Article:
WOODBURY — There’s no telling what sort of trash or treasure might materialize when you’re gutting a building more than 130 years old.
RPM Development Group is keeping a lookout as they begin interior demolition at the historic G.G. Green Block building.
This week, workers were hauling items out of the structure — which is now being restored and redeveloped into a mixed-used, age-restricted residential space.
RPM Development, the firm behind the entire transformation, is removing much of what’s left inside of the former opera house and saving whatever they can.
The group intends to salvage as much of the building and its original appeal as possible.
“We haven’t found too much that is of interest yet,” said RPM Vice President Kevin Kavanaugh. “We’re still demolishing our way to the balcony. Rumor has it there’s an old projector up there.”
Originally built as an opera house for live performances, the Broad Street location has included a movie theater, The Rialto, and first-floor retail space later on.
It was placed on the National Register of Historic Places in 2001.
Though unsure of what’s left in the building, the Woodbury Antique Centre has expressed some interest in what’s to be found.
Kevin Green from Local 77, right, passes wood from the inside of the G.G. Green Building in Woodbury, to Gil Jarosz, from Pepper Environmental Services, as they gut the inside of the building, Wednesday, September 5, 2012. (Staff Photo by Tim Hawk/Gloucester County Times)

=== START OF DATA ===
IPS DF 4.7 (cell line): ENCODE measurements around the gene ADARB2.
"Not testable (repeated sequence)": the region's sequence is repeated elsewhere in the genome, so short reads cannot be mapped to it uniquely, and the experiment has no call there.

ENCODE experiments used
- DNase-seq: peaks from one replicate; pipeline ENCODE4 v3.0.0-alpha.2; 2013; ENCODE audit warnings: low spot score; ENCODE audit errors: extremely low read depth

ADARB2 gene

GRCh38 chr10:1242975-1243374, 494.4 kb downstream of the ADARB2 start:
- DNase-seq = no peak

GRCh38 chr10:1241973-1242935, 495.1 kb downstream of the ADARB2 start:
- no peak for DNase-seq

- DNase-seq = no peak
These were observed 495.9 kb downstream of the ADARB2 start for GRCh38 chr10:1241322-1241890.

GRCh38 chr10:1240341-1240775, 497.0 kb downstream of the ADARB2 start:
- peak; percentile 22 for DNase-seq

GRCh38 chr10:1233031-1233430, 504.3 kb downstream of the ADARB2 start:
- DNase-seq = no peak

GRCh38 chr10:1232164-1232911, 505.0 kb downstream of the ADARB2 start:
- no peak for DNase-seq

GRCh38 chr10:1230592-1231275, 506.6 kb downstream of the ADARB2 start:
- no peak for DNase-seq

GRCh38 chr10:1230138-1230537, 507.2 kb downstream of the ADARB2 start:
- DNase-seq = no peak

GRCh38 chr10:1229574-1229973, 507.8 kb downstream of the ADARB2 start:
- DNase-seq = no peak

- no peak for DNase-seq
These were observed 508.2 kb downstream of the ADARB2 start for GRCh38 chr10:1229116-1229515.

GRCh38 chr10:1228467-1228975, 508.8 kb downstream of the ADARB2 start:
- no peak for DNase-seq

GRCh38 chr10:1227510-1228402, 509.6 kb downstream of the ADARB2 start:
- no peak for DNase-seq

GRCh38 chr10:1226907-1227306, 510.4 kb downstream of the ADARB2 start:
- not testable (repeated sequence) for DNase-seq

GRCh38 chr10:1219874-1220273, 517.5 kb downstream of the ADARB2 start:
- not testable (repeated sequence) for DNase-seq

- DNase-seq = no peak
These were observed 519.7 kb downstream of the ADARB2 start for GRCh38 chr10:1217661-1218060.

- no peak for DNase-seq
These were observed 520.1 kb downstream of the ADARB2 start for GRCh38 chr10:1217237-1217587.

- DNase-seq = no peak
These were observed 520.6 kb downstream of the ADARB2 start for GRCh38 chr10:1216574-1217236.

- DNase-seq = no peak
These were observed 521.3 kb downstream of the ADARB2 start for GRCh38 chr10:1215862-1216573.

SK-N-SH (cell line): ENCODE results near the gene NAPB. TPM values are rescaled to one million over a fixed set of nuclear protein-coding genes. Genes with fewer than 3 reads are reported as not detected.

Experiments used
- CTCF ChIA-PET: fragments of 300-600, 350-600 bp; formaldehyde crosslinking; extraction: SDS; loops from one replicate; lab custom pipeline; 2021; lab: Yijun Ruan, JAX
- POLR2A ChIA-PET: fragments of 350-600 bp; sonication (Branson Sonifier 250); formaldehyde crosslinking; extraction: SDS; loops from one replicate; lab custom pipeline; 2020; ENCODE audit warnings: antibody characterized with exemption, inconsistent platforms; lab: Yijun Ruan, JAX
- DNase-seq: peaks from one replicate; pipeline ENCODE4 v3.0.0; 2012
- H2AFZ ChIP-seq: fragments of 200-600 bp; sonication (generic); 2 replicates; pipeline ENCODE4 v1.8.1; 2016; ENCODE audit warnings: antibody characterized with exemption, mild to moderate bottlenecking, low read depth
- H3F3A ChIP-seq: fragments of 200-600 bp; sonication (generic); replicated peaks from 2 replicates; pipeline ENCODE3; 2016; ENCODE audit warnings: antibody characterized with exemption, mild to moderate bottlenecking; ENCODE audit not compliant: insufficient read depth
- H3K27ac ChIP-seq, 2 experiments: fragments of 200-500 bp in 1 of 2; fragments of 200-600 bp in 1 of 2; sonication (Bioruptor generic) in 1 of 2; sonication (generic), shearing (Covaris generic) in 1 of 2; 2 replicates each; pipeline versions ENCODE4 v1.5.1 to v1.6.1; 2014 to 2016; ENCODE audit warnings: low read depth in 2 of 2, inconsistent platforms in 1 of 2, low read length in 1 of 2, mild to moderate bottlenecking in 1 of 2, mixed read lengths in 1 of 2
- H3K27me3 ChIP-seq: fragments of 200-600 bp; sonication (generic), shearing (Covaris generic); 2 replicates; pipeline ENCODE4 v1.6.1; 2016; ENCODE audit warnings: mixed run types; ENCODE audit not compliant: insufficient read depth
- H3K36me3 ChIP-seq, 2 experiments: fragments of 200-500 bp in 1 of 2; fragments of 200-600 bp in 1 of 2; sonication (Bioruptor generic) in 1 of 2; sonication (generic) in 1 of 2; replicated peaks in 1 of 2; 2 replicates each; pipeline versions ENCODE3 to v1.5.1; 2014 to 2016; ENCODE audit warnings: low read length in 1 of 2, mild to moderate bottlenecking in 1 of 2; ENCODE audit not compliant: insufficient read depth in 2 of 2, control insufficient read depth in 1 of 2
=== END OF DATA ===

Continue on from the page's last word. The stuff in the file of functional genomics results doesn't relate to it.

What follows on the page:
An employee who declined to be named said they’d be willing to take “basically anything” that’s worth something.
The Gloucester County Historical Society is willing to accept donations for their museum as well.
“I’ve never been inside, but it’s really interesting,” said museum coordinator Kathy Fleming. “We’re always up for looking at any items that are of significance to Gloucester County.
As part of the redevelopment plan, Kavanaugh said the group was looking to salvage and repurpose as much of the old opera house as they could to retain the historical relevance of what once was.
“We’re found some six-feet wall sconces and neat art deco that we’re going to try and use somehow, but, again, nothing very interesting yet,” Kavanaugh said. “We’d be more than willing to give whatever we can’t use in the building to anyone.”
RPM is also revitalizing the former #1 Chinese Kitchen and Christian Science Reading Center, which is attached to the G.G. Green building. Both of those contemporary structures will be demolished and rebuilt in the original style of the G.G. Green Building.